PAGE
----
• The cover of the book The Best of Everything

    The Best of Everything

    The Marvelous Mrs. Maisel opens in 1958, which is also when Jaffe’s game-changing book about five young women working at a Manhattan-based publishing house first hit the shelves. Both stories are about women struggling to rise to the top of competitive industries during a time when women weren’t encouraged to pursue particularly challenging career paths.

     
  • The cover of the book The Chelsea Girls

    The Chelsea Girls

    For a look at the New York arts’ scene in the ‘40s through the ‘60s, check out The Chelsea Girls. It follows the friendship between Hazel Riley and Maxine Mead, a playwright and actress, as they inhabit the famous Chelsea Hotel and attempt to land a show on Broadway over the backdrop of the Red Scare.

     
  • The cover of the book We Are Never Meeting in Real Life.

    We Are Never Meeting in Real Life.

    Blogger-turned-essayist Samantha Irby is one of the best voices in modern comedy and something tells us Midge Maisel would appreciate the perceptively hilarious autobiographical essays included in this collection. Irby offers spot-on insights about her own life as well as pop culture, illuminating the truth about what it means to be human.

     
  • The cover of the book Diary of a Mad Diva

    Diary of a Mad Diva

    Midge Maisel appears to be at least partly based on the late Joan Rivers, who helped blaze a trail for women in comedy. Check out her diary (no, really! It’s her actual diary!) with daily musings on celebrity culture, family life—well, the Joan Rivers version of family life—fashion, and more.

     
  • The cover of the book Funny Girl

    Funny Girl

    This modern classic from the author of High Fidelity is about Sophie Shaw, a young ingenue navigating the tough waters of showbiz in 1960’s London. It chronicles her meteoric rise to television stardom, and while the setting is different from Mrs. Maisel, the snappy, witty voice is pretty similar.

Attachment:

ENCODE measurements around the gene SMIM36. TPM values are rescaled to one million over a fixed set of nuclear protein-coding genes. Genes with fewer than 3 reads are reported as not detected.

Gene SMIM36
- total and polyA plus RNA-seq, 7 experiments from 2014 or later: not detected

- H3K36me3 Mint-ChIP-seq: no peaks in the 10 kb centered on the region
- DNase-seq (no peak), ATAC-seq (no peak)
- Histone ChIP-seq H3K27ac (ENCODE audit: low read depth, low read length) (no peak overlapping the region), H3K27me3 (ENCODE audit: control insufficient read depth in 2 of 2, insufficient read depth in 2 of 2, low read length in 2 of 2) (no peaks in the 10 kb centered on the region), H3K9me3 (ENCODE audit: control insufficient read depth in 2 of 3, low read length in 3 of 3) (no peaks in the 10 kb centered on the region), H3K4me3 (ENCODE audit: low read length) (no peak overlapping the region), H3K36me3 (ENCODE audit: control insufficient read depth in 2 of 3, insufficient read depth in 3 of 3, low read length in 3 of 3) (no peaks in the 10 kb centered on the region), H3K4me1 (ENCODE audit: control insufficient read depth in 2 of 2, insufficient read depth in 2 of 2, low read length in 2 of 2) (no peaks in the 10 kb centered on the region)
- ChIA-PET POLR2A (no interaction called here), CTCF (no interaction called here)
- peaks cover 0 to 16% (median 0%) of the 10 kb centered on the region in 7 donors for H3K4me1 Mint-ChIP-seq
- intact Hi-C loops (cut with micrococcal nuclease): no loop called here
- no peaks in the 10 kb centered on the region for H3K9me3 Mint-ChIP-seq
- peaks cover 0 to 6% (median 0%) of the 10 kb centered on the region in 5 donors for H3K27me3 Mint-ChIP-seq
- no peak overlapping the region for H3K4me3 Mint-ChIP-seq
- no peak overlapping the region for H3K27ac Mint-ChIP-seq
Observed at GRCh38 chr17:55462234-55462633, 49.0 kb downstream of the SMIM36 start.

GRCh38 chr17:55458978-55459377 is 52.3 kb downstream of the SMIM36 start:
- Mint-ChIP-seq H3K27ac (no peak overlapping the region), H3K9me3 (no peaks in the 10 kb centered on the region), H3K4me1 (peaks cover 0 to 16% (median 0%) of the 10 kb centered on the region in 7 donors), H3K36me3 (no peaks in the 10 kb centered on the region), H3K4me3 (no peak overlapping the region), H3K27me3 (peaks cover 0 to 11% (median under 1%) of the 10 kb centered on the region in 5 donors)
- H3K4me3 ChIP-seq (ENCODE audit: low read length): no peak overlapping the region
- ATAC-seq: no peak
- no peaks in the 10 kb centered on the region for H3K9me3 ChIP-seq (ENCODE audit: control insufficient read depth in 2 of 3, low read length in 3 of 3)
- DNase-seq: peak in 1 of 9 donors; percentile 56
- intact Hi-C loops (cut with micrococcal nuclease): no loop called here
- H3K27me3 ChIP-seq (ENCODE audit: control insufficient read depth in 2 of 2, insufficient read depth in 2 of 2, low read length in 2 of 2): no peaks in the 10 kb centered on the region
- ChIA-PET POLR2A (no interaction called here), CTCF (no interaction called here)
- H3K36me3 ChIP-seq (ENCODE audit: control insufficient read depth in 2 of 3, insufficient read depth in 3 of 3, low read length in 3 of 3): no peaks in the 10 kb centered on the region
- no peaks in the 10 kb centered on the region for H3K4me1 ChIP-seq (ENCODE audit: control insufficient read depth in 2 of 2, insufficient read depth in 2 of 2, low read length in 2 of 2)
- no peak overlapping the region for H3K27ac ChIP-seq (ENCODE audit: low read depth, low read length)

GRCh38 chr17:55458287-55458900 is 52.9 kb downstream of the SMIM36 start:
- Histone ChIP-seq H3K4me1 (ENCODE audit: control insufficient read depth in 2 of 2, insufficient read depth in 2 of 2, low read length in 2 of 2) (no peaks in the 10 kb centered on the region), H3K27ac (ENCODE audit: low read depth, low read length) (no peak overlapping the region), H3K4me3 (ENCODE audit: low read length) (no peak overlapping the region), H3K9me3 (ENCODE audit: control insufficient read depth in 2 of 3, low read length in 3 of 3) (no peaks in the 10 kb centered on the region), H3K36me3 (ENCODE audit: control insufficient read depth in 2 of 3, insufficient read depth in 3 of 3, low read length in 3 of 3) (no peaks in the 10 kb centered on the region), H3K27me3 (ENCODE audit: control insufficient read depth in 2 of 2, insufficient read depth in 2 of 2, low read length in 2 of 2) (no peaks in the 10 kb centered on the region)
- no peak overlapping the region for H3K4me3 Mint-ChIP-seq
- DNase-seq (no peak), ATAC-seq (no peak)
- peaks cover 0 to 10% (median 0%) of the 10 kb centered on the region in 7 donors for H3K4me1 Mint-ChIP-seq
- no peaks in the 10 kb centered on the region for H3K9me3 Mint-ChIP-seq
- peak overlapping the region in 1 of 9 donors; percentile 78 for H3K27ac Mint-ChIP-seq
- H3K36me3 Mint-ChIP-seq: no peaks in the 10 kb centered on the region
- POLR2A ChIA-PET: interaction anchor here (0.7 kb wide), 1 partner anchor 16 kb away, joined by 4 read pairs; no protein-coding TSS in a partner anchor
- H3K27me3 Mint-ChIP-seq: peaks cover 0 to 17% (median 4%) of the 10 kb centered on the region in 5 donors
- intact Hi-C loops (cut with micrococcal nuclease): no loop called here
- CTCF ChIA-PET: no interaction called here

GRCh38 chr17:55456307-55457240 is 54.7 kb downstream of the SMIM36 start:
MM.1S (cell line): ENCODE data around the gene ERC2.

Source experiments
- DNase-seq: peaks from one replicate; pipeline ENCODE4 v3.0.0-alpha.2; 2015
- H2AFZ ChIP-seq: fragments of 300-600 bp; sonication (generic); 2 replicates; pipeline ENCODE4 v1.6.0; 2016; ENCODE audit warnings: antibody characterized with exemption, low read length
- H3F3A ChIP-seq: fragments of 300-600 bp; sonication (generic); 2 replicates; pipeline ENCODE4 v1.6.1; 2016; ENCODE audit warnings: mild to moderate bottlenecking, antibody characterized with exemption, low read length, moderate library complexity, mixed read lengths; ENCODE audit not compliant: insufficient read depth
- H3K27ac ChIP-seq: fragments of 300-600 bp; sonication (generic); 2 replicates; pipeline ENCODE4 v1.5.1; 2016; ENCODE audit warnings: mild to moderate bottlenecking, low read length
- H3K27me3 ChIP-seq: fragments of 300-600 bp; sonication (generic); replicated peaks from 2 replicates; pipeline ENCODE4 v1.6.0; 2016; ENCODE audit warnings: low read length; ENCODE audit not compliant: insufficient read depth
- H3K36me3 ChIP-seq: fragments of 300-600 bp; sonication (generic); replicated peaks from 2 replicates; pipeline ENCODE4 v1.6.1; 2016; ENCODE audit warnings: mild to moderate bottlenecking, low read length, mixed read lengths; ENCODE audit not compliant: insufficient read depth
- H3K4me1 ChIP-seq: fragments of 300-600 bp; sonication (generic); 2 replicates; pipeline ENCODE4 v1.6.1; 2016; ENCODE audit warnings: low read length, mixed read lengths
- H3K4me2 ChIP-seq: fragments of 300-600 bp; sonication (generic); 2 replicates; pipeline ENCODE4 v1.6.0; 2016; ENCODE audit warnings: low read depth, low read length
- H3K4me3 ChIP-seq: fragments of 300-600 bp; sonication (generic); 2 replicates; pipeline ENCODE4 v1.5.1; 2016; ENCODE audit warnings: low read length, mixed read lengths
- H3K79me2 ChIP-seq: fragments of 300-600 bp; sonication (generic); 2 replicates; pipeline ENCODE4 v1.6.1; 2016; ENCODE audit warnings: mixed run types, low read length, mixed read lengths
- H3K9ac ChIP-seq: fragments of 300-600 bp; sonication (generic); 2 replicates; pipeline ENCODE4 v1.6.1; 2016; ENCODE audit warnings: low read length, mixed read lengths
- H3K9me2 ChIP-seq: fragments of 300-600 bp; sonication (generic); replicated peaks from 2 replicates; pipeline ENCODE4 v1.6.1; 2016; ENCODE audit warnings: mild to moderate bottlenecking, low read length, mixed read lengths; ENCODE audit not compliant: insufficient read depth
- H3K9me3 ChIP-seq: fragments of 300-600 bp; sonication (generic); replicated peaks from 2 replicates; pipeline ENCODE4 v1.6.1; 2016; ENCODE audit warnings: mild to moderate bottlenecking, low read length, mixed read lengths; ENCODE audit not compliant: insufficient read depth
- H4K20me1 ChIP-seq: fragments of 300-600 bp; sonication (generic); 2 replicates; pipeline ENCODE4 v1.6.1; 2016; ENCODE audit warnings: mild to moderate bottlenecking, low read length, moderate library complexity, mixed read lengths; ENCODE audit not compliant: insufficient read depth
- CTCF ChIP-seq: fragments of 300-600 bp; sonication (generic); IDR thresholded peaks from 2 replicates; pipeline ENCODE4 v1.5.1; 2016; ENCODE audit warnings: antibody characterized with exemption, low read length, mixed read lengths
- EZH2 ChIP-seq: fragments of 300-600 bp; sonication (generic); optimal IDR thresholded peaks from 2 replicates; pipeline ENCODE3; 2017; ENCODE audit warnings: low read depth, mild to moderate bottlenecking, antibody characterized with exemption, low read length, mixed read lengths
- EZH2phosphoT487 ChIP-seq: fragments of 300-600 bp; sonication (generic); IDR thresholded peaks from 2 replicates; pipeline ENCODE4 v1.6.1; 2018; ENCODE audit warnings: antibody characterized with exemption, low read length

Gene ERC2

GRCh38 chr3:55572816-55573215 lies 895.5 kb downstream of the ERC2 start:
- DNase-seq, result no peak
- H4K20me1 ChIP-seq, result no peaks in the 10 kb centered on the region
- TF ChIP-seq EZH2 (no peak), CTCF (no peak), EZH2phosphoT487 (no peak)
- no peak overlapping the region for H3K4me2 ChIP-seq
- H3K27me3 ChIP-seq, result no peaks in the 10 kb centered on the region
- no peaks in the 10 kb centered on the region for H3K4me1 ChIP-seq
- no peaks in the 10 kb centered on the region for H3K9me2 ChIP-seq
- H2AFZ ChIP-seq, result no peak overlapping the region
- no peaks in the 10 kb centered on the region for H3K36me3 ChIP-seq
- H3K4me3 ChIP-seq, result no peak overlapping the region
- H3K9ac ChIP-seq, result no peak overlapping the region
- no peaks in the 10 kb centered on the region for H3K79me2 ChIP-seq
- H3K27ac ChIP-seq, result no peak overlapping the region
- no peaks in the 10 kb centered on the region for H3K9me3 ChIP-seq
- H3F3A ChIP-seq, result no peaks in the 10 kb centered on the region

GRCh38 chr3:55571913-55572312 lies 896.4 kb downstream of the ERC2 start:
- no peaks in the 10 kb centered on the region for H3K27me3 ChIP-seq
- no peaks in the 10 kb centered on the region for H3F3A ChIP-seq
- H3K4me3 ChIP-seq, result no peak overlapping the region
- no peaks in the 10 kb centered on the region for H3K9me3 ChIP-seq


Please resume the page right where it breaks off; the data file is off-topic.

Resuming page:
• The cover of the book Recipe for a Perfect Wife

    Recipe for a Perfect Wife

    Journalist Karma Brown takes her keen eye to fiction. Her first novel follows a present-day publicist-turned-writer named Alice Hale who discovers an old 1950s cookbook filled with letters and notes from the previous owner, housewife Nellie Murdoch. Reading through the pages, Alice begins to piece together the clues the other woman left behind about her life.

     
  • The cover of the book Modern Girls

    Modern Girls

    Midge Maisel’s Jewish-American identity is a major focus of the show, and Brown’s Modern Girls is set in a community of Jewish immigrants in 1935. It follows Dottie Krasinsky and her mother Rose, both of whom who find themselves unexpectedly pregnant. This is a story about identity, motherhood, faith, and tough choices.

     
  • The cover of the book Park Avenue Summer

    Park Avenue Summer

    This novel features the real-life former editor-in-chief of Cosmopolitan, Helen Gurley Brown, responsible for transforming the magazine to appeal to the modern woman. In Park Avenue Summer, wannabe photographer Alice Weiss lands a coveted position at the publication and moves to New York from her small Midwestern hometown to make her dreams come true.

     
  • The cover of the book Why Not Me?

    Why Not Me?

    Comedian Mindy Kaling’s second essay collection digs into her experience as a woman of color climbing the ranks in Hollywood. Though her story isn’t exactly the same as Midge Maisel’s, there are certainly shared themes of struggling to find a place in an industry that isn’t exactly welcoming you with open arms. Plus, Kaling is laugh-out-loud funny.

     
  • The cover of the book I Feel Bad About My Neck

    I Feel Bad About My Neck

    This collection of delightful essays about life, love, great apartments on New York City’s Upper West Side, and growing older showcase filmmaker and writer Nora Ephron at the height of her powers. Her comedic voice is not too different from what we’ve seen of Midge’s on the show—sharp, smart, and self-deprecating.